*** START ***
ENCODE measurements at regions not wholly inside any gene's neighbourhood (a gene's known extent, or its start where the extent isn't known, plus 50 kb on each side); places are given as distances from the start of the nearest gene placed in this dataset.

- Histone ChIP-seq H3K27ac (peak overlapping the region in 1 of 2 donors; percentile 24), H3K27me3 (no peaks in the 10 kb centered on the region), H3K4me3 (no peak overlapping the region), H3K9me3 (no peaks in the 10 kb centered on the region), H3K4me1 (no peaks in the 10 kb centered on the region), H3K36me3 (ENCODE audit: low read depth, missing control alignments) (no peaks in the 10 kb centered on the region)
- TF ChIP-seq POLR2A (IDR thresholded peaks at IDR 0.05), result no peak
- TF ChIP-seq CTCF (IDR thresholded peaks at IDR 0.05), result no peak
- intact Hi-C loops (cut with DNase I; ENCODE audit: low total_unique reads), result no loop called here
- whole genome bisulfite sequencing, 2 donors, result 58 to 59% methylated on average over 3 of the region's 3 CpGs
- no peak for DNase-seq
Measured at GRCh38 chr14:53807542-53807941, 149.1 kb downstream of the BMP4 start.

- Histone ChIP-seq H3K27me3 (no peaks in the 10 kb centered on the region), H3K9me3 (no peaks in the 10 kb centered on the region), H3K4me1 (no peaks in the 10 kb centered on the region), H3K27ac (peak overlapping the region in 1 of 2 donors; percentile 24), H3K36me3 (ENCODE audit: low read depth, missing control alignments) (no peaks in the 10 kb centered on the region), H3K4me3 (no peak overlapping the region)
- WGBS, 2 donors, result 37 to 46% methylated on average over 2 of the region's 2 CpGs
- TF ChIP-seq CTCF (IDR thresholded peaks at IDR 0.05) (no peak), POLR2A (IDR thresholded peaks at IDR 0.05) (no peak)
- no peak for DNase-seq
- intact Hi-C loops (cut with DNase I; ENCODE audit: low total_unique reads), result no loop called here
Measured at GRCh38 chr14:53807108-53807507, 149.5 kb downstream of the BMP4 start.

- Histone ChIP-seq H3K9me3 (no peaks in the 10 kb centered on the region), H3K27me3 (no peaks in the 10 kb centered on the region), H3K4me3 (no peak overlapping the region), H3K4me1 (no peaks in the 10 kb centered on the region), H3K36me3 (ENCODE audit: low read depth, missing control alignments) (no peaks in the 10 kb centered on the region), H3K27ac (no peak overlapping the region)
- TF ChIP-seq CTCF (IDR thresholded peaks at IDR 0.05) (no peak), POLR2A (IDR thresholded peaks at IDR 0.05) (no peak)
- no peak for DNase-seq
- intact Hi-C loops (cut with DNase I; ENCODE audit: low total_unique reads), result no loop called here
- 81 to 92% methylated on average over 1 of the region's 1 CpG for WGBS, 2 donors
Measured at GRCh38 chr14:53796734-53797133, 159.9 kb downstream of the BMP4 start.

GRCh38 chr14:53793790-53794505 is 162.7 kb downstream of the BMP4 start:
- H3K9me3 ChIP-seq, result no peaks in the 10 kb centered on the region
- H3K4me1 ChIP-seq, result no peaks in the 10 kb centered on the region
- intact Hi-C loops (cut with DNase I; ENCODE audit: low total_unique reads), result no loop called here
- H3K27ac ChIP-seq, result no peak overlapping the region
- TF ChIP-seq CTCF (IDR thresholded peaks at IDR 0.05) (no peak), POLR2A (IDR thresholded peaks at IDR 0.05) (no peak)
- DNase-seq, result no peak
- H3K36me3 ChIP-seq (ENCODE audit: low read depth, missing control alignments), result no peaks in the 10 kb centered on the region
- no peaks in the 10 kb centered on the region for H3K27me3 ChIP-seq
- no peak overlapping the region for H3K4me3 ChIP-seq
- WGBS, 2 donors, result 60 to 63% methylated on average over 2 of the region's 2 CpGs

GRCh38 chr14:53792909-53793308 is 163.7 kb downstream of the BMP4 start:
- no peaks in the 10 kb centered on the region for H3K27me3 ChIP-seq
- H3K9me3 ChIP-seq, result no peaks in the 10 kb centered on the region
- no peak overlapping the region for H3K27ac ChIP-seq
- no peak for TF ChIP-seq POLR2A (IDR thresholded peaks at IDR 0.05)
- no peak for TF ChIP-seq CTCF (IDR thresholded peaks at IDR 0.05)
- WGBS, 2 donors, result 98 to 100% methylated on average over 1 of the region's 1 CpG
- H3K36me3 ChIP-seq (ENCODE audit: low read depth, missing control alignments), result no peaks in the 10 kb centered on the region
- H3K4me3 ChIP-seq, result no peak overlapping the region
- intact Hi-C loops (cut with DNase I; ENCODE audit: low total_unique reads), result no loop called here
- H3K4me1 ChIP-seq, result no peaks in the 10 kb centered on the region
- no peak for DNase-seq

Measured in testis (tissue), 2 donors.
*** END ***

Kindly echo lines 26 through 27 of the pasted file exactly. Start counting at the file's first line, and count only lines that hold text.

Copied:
- TF ChIP-seq CTCF (IDR thresholded peaks at IDR 0.05) (no peak), POLR2A (IDR thresholded peaks at IDR 0.05) (no peak)
- DNase-seq, result no peak